France endures fifth night of violence after teenager’s funeral with street battles in Marseille

France has endured a fifth night of violence following a day when emotional mourners gathered for the funeral of a teenager whose killing by police sparked nationwide unrest.

Even though the rioting appeared to be less intense on Saturday, with tens of thousands of police deployed in cities across the country, more than 700 people were arrested. Police fired tear gas and fought street battles with protestors late into the night in flashpoint Marseilles.

Earlier in the day, 17-year-old Nahel Merzouk was laid to rest in the Paris suburb of Nanterre, where he had been shot dead by a police officer during a traffic stop on Tuesday, triggering days of fierce clashes.

A man reacts as he is detained and questioned by police officers during a demonstration against police in Marseille

(AFP via Getty Images)

President Emmanuel Macron postponed a state visit to Germany, which was due to begin on Sunday, to handle the worst crisis for his leadership since the “Yellow Vest” protests paralysed much of France in late 2018.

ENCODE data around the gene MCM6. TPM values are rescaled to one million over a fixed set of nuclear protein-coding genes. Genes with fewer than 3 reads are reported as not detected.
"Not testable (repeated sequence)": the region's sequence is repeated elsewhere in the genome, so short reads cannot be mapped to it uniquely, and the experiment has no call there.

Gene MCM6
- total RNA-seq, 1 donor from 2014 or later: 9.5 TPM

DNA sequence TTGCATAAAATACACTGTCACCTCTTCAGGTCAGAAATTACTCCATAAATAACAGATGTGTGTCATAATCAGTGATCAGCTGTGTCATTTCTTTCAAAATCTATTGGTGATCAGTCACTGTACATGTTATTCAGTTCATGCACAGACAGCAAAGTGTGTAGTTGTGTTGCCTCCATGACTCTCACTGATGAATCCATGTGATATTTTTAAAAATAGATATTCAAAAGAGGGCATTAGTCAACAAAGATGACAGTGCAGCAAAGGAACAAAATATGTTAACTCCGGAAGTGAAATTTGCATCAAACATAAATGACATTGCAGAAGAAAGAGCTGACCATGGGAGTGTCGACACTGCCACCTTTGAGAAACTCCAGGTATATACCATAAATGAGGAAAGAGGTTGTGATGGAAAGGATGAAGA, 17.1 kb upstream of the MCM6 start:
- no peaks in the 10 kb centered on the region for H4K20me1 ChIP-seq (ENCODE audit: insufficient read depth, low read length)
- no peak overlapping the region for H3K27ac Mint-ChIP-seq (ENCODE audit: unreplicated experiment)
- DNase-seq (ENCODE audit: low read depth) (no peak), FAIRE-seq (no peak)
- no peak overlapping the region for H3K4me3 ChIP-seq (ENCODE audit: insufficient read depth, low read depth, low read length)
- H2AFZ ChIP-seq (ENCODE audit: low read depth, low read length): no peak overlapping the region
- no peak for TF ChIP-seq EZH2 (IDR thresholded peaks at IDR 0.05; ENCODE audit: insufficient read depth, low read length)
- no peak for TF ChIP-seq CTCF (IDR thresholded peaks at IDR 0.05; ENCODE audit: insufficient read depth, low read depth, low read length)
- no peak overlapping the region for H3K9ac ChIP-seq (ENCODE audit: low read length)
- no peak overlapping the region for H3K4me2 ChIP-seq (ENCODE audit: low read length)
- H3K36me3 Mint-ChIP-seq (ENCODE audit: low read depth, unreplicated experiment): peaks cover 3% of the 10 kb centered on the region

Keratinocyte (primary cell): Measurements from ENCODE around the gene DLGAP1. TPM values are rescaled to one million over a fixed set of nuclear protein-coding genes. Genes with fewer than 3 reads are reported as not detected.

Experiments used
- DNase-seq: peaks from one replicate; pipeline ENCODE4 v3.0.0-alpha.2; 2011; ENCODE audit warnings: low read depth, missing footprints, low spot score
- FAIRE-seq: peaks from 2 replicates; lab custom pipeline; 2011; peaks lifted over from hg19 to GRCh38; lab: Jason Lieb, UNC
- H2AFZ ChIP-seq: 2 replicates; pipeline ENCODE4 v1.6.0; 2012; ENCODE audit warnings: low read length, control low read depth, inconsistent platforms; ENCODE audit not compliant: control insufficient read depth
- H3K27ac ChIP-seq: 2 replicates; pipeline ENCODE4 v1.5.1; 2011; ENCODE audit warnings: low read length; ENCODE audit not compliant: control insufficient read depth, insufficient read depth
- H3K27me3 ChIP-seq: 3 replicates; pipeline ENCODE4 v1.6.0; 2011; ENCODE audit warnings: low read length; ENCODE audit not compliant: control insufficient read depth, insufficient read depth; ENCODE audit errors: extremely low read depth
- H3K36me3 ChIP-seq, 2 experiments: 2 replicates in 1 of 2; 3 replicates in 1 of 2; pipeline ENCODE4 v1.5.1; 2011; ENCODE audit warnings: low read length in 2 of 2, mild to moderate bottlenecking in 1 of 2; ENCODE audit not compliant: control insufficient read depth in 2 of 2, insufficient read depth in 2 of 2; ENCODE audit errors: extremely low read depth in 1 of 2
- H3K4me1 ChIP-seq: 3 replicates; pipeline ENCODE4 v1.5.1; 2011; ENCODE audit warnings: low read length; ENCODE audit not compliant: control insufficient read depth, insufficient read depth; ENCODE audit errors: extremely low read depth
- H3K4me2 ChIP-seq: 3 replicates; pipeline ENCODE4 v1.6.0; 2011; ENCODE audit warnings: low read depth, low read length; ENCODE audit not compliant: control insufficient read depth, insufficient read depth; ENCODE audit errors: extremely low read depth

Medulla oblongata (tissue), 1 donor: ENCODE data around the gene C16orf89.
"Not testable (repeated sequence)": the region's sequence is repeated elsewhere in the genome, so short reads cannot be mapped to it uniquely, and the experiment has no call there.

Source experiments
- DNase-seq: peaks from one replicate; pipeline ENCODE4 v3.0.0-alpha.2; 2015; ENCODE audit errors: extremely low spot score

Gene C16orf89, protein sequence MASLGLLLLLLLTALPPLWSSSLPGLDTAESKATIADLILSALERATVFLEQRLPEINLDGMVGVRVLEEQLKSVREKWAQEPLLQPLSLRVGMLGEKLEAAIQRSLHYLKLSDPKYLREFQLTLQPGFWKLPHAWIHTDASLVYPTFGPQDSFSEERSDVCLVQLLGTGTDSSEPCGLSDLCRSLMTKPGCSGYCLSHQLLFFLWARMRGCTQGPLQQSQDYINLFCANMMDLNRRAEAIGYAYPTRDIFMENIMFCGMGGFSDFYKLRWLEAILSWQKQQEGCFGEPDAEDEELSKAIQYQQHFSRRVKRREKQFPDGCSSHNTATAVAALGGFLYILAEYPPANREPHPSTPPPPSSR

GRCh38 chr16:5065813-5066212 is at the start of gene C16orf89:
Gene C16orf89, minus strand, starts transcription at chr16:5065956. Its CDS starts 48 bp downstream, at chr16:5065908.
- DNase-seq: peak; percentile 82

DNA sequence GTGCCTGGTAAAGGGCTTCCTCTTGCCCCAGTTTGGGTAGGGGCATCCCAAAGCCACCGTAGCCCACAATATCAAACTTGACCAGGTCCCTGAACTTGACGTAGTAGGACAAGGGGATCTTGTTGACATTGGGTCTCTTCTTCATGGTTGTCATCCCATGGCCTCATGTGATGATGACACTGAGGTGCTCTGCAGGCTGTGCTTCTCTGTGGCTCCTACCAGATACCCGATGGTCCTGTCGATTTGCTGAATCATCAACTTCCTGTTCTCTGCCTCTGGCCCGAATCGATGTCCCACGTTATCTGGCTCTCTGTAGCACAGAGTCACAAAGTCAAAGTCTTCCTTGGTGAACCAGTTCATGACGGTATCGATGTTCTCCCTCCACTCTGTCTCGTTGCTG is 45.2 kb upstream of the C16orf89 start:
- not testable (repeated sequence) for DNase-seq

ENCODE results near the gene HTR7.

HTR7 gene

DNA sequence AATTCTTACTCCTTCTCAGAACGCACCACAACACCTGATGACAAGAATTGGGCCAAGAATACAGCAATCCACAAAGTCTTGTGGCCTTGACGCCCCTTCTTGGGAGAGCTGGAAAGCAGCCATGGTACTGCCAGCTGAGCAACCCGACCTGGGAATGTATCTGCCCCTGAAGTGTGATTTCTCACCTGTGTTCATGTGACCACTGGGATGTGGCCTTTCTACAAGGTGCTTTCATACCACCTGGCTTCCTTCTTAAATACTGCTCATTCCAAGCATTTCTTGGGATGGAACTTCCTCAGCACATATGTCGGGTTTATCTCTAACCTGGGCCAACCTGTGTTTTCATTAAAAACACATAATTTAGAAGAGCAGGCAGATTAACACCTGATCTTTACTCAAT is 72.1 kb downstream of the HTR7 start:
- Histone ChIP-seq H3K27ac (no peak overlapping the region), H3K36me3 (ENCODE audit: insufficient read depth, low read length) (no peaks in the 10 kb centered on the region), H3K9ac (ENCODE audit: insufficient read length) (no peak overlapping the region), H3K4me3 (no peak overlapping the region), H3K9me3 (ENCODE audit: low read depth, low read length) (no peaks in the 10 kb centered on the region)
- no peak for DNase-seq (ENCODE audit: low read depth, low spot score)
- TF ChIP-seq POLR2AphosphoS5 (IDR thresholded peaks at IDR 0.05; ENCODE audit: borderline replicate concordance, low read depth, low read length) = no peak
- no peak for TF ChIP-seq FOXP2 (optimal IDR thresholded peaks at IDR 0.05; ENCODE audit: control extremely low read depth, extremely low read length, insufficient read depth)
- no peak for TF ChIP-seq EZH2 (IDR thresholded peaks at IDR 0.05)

Some 45,000 police were on the streets with specialised elite units, armoured vehicles and helicopters brought in to reinforce its three largest cities, Paris, Lyon, and Marseille.

In the early hours of Sunday morning, the situation was calmer than the previous four nights, although there was some tension in central Paris, and sporadic clashes in the Mediterranean city of Nice and the eastern city of Strasbourg, with Marseille city centre proving to be the biggest flashpoint.

In Paris, police increased security at the city’s landmark Champs Elysees Avenue following a call on social media to gather there. The street, usually packed with tourists, was lined with security forces carrying out spot checks. Shop facades were boarded up to prevent potential damage and pillaging.

A sketch of Nehal with the words ‘Justice for Nehal’ written across his chest


The interior ministry said 1,311 people had been arrested on Friday night, compared with 875 the previous night, although it described the violence as “lower in intensity”. Police had made 719 arrests nationwide by early Sunday.

Local authorities all over the country announced bans on demonstrations, ordered public transport to stop running in the evening, and some imposed overnight curfews.

This came after a day of heightened emotions when several hundred people lined up to enter Nanterre’s grand mosque for the funeral of the teenager, of Algerian and Moroccan parents, who was fatally shot by police.